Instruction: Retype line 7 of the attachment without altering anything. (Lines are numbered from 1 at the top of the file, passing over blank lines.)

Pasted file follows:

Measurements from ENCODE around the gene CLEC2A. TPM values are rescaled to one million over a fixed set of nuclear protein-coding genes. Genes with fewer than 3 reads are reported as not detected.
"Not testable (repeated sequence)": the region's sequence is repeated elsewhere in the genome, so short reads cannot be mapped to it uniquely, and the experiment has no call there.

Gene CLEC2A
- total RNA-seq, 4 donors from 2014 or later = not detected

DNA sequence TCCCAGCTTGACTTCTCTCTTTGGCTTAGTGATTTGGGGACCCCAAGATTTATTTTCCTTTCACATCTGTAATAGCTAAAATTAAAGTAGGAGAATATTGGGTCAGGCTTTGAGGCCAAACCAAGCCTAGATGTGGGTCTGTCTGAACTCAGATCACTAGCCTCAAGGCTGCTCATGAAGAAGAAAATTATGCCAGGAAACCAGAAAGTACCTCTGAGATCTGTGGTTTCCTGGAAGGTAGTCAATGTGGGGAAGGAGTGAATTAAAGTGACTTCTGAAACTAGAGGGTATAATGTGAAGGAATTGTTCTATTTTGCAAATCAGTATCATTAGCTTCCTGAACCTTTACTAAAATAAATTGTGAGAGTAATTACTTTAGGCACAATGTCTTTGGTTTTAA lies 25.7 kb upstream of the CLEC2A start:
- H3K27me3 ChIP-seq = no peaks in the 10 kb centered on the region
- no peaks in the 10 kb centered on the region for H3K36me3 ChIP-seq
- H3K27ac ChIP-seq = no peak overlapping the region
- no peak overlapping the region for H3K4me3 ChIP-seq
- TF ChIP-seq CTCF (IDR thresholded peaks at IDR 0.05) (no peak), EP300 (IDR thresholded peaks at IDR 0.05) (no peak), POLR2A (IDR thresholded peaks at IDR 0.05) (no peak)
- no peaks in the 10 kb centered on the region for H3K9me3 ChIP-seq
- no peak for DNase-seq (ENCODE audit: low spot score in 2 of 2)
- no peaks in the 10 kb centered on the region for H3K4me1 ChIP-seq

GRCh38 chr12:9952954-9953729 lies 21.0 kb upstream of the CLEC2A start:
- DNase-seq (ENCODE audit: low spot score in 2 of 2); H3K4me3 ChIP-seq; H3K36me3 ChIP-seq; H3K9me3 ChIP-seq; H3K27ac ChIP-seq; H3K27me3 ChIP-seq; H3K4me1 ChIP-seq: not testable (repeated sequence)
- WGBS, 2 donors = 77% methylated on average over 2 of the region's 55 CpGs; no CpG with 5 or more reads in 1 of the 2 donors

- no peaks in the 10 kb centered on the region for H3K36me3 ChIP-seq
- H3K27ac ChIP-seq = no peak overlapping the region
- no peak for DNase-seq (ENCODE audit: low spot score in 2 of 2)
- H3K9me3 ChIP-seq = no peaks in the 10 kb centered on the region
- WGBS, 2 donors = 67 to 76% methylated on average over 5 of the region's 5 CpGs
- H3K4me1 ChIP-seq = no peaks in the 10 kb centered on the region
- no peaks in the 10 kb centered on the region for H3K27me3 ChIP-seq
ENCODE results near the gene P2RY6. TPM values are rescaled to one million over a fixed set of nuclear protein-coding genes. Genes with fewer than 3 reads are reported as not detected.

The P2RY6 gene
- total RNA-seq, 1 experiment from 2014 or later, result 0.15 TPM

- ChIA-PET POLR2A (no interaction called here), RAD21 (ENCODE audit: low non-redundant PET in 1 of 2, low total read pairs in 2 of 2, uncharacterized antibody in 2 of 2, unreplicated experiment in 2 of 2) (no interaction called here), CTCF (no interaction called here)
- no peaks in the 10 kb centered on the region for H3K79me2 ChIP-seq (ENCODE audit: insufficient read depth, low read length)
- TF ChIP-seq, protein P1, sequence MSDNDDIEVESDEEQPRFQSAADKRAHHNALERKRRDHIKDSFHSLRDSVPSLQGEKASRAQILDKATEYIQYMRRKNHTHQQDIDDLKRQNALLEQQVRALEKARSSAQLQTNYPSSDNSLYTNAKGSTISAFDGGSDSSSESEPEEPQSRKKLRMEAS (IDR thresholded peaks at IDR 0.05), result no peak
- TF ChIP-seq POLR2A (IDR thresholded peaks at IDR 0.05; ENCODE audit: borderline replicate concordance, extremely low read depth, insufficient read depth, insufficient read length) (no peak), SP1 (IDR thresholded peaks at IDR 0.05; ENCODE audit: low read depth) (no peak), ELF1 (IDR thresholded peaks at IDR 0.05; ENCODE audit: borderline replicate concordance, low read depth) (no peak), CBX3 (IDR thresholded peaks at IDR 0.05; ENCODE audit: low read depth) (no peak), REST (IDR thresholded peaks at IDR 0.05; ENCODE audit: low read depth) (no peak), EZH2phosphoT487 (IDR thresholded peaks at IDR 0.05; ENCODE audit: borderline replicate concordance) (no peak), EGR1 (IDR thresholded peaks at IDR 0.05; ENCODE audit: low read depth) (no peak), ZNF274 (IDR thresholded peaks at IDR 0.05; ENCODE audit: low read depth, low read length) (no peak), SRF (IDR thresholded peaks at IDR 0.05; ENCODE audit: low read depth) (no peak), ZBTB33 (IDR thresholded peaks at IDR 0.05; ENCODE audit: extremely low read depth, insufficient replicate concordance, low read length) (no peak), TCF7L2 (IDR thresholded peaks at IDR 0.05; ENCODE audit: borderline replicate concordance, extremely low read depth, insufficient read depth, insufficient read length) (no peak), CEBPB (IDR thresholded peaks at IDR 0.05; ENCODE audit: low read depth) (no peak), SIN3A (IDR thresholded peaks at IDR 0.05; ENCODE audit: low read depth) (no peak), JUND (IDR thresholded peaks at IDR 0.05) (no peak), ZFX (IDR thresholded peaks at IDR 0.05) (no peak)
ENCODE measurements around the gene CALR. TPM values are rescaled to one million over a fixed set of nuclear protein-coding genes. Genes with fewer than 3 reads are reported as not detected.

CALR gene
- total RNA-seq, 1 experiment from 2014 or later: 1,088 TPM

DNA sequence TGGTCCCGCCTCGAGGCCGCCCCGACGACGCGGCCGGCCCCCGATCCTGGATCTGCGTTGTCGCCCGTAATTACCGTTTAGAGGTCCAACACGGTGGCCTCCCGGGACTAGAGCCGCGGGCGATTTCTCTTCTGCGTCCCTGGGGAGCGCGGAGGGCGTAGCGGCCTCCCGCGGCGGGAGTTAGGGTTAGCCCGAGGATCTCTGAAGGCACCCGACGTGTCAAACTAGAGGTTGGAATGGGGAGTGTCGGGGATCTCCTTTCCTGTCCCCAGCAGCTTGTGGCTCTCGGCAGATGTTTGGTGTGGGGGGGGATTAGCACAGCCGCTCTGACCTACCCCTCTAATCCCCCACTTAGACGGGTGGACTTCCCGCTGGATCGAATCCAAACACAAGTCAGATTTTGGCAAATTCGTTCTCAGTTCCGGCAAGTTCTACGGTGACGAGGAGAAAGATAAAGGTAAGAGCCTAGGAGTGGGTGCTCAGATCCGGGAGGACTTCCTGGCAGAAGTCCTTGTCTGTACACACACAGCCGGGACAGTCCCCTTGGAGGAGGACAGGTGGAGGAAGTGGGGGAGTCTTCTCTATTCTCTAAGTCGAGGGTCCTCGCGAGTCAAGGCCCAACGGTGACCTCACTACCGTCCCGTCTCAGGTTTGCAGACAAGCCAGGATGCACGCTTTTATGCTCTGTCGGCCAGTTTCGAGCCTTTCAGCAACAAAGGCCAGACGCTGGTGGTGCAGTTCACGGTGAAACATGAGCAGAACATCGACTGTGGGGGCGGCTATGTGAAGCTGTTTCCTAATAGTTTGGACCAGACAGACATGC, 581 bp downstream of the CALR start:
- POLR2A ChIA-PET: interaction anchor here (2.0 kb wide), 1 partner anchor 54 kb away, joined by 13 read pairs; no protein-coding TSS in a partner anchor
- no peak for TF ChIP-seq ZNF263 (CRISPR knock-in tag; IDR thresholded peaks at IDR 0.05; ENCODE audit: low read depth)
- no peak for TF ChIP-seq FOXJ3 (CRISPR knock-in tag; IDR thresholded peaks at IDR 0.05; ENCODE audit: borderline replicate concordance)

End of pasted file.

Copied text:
- no peaks in the 10 kb centered on the region for H3K36me3 ChIP-seq